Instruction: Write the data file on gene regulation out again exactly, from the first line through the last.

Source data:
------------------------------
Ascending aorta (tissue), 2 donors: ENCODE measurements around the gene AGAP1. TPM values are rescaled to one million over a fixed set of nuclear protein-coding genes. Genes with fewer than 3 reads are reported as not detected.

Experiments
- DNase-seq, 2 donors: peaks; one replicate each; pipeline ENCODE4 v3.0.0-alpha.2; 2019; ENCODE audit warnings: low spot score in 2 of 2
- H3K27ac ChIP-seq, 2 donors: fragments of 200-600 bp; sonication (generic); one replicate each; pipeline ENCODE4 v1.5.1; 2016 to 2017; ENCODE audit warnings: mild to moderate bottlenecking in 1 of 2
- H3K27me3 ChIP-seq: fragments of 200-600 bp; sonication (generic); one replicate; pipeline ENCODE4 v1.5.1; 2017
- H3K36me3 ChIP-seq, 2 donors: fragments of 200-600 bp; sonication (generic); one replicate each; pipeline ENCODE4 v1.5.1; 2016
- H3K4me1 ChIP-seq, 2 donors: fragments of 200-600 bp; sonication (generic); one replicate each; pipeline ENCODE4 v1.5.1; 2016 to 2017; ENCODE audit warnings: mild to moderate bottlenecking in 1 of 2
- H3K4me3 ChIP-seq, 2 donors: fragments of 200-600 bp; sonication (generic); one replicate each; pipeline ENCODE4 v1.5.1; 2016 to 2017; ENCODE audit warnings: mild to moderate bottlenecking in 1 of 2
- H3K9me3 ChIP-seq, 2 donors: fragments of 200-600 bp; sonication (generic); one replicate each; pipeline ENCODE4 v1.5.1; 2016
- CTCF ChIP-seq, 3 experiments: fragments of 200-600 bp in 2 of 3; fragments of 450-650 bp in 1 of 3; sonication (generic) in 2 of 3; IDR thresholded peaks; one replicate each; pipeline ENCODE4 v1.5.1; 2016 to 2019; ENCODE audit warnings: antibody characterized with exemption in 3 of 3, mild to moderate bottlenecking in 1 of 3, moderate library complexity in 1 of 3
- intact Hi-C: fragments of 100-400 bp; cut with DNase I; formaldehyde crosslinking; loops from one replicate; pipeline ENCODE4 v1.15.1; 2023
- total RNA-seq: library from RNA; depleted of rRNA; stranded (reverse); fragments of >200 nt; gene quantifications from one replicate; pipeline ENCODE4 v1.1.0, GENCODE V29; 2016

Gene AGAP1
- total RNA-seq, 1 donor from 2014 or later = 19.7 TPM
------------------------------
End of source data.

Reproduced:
Ascending aorta (tissue), 2 donors: ENCODE measurements around the gene AGAP1. TPM values are rescaled to one million over a fixed set of nuclear protein-coding genes. Genes with fewer than 3 reads are reported as not detected.

Experiments
- DNase-seq, 2 donors: peaks; one replicate each; pipeline ENCODE4 v3.0.0-alpha.2; 2019; ENCODE audit warnings: low spot score in 2 of 2
- H3K27ac ChIP-seq, 2 donors: fragments of 200-600 bp; sonication (generic); one replicate each; pipeline ENCODE4 v1.5.1; 2016 to 2017; ENCODE audit warnings: mild to moderate bottlenecking in 1 of 2
- H3K27me3 ChIP-seq: fragments of 200-600 bp; sonication (generic); one replicate; pipeline ENCODE4 v1.5.1; 2017
- H3K36me3 ChIP-seq, 2 donors: fragments of 200-600 bp; sonication (generic); one replicate each; pipeline ENCODE4 v1.5.1; 2016
- H3K4me1 ChIP-seq, 2 donors: fragments of 200-600 bp; sonication (generic); one replicate each; pipeline ENCODE4 v1.5.1; 2016 to 2017; ENCODE audit warnings: mild to moderate bottlenecking in 1 of 2
- H3K4me3 ChIP-seq, 2 donors: fragments of 200-600 bp; sonication (generic); one replicate each; pipeline ENCODE4 v1.5.1; 2016 to 2017; ENCODE audit warnings: mild to moderate bottlenecking in 1 of 2
- H3K9me3 ChIP-seq, 2 donors: fragments of 200-600 bp; sonication (generic); one replicate each; pipeline ENCODE4 v1.5.1; 2016
- CTCF ChIP-seq, 3 experiments: fragments of 200-600 bp in 2 of 3; fragments of 450-650 bp in 1 of 3; sonication (generic) in 2 of 3; IDR thresholded peaks; one replicate each; pipeline ENCODE4 v1.5.1; 2016 to 2019; ENCODE audit warnings: antibody characterized with exemption in 3 of 3, mild to moderate bottlenecking in 1 of 3, moderate library complexity in 1 of 3
- intact Hi-C: fragments of 100-400 bp; cut with DNase I; formaldehyde crosslinking; loops from one replicate; pipeline ENCODE4 v1.15.1; 2023
- total RNA-seq: library from RNA; depleted of rRNA; stranded (reverse); fragments of >200 nt; gene quantifications from one replicate; pipeline ENCODE4 v1.1.0, GENCODE V29; 2016

Gene AGAP1
- total RNA-seq, 1 donor from 2014 or later = 19.7 TPM